# Working Capital to Debt Ratio

This is an in-depth guide on how to calculate Working Capital to Debt ratio with detailed analysis, example and interpretation. You will learn how to utilize this ratio's formula to evaluate a firm's solvency.

## Definition - What is Working Capital to Debt Ratio?

A financial ratio known as the working capital to debt ratio can help you to evaluate a company’s ability to reduce or eliminate its debt.

The higher the ratio value, the more positive a feature this capability becomes for any business you may wish to invest in, since it’s generally considered a sign of good financial health.

By comparing a firm’s working capital with the amount of its total debt, you can determine just how quickly and easily that organization could liquidate its cashable assets to repay its debt obligations, should it ever become necessary.

Even though such a drastic step would only be considered under the most extreme circumstances, since it would effectively eliminate all of a company’s working capital (WC), the working capital to total debt ratio is still considered a highly significant measure of debt coverage.

More...

## Formula

To calculate a company’s WC to debt ratio, you would use the following formula:

WC to Debt Ratio = Working Capital / Total Debt

So what is the formula for working capital? A company's working capital (WC) can be calculated as follows:

Working Capital = Current Assets - Current Liabilities

The current assets represented by a firm’s working capital would include any cash, cash equivalents such as marketable securities, accounts receivable, and inventory.

Current liabilities would include accounts payable, as well as any other short-term debts coming due within the next year.

You should note that, while the working capital figure is based on current amounts, the WC to total debt ratio considers a company’s total debt, including both short-term and long-term obligations.

Read also: Dividend Payout Ratio - Formula, Example & Analysis

## Working Capital To Debt Calculator

## Example

Okay now you know the formula for debt ratio, let's consider this example to you can understand clearly how to find debt ratio.

Perhaps you already hold stock in Company Y, and there’s been a recent economic downturn within its market industry.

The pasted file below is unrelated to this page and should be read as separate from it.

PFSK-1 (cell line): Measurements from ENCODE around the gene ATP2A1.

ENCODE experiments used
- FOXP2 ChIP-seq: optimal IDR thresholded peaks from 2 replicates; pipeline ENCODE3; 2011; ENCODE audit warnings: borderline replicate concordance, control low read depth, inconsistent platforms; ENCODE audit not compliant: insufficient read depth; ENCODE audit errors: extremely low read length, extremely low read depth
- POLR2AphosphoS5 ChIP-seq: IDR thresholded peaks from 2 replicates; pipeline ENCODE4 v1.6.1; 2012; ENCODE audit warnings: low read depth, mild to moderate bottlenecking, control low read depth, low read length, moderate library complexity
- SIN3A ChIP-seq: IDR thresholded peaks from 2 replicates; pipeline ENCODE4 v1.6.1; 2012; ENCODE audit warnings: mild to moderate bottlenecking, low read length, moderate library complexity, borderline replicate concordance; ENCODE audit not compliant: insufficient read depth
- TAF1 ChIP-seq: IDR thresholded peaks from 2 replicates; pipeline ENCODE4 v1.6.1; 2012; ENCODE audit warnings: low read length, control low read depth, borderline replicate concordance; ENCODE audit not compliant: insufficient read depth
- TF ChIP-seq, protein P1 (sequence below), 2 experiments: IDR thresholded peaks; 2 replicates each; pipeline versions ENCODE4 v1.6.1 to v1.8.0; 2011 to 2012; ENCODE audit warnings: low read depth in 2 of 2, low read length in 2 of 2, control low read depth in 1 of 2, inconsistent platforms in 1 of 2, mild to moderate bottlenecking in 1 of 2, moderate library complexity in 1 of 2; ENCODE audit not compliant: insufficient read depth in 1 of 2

You’d like to get an idea of just where Company Y currently stands, in terms of being able to pay off its creditors in a worst-case scenario.

When you study Company Y’s most recent financial statements, you’re able to gather the following information:

- Cash-On-Hand = $600,000
- Marketable Securities = $200,000
- Accounts Receivable = $1,000,000
- Inventory = $1,000,000
- Short-term Debt = $700,000
- Long-Term Debt = $1,400,000

By using these figures and the formula given above, you can easily calculate Company Y’s working capital to total liabilities ratio, as follows:

(With the Working Capital = Current Assets - Current Liabilities)

- Current Assets = $600,000 + $200,000 + $1,000,000 + $1,000,000 = $2,800,000
- Total debts = Short-term debt + Long-term debt = $2,100,000

In this simplified example, you can see that Company Y still has just enough working capital to repay its loans, should it become necessary.

Given the economic situation, this would likely be viewed as a very positive financial position.

## Interpretation & Analysis

As with most debt coverage ratios, a result of 1 (100% coverage) or higher is the most desirable outcome for a company’s working capital to total debt ratio.

This shows that the business in question would be capable of immediately paying off all the money it owes to creditors, were it to liquidate all of its working capital.

When the net working capital to debt ratio is less than 1 however, it may be a sign that a company is over-extended financially.

While this is not always the case, and there are circumstances where a lower ratio value is warranted, it’s always best to investigate further.

No financial ratio calculation should be taken at face value on its own.

## Cautions & Further Explanation

There is one note of caution when using the WC to debt ratio as an evaluation tool in your stock investment analysis.

Because inventory is not generally as liquid as cash and accounts receivable, if a company is inventory-heavy, and has a slow turnover rate, its ability to use its working capital to quickly pay off debt will be both exaggerated and unrealistic.

You may also find it useful to include only a firm’s short-term debt in the working capital to total debt ratio calculation, since this would more accurately reflect the amount of immediate debt coming due.